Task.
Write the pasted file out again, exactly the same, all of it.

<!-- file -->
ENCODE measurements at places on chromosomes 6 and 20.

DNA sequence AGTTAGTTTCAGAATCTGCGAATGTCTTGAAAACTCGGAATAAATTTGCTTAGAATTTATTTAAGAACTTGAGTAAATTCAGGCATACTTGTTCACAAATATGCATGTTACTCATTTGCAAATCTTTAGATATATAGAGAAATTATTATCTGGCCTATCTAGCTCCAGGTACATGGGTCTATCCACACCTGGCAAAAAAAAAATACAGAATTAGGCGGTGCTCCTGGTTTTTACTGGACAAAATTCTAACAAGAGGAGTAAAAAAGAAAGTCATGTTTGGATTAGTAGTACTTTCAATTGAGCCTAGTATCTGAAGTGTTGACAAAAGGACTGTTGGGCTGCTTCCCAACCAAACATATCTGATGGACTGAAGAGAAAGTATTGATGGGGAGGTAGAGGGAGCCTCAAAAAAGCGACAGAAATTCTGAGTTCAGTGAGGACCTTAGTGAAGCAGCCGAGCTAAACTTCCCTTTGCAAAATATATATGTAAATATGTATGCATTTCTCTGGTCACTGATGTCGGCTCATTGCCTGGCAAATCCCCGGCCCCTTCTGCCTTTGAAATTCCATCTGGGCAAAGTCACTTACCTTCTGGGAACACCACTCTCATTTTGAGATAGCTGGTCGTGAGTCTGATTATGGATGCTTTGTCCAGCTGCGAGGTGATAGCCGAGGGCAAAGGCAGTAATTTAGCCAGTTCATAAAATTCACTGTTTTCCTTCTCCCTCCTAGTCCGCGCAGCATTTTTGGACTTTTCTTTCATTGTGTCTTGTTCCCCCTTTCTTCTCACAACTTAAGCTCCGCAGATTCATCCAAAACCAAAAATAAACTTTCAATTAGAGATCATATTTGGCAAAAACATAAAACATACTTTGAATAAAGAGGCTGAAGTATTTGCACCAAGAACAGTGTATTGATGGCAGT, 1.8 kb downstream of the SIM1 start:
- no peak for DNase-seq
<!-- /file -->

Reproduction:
ENCODE measurements at places on chromosomes 6 and 20.

DNA sequence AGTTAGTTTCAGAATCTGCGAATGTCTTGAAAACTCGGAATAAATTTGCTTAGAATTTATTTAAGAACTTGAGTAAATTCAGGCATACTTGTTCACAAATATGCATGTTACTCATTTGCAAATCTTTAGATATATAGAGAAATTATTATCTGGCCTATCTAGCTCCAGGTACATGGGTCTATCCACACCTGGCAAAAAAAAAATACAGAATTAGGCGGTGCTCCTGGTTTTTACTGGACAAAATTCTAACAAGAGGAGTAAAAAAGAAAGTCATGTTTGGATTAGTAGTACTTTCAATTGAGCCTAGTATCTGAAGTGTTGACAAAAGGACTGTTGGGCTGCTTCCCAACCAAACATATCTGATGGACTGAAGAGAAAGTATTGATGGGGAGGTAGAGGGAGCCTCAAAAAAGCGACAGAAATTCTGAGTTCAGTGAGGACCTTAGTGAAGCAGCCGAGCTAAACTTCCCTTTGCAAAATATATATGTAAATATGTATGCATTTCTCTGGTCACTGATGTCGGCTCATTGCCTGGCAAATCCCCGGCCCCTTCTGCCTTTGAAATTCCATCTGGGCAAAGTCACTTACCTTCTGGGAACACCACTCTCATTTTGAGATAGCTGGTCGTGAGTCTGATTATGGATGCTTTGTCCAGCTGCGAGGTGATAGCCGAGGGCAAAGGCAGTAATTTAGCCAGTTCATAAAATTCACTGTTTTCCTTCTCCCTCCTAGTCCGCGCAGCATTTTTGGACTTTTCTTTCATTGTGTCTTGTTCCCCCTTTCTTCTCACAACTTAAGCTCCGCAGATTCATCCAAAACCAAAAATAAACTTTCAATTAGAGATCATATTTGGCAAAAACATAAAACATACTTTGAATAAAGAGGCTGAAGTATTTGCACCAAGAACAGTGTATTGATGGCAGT, 1.8 kb downstream of the SIM1 start:
- no peak for DNase-seq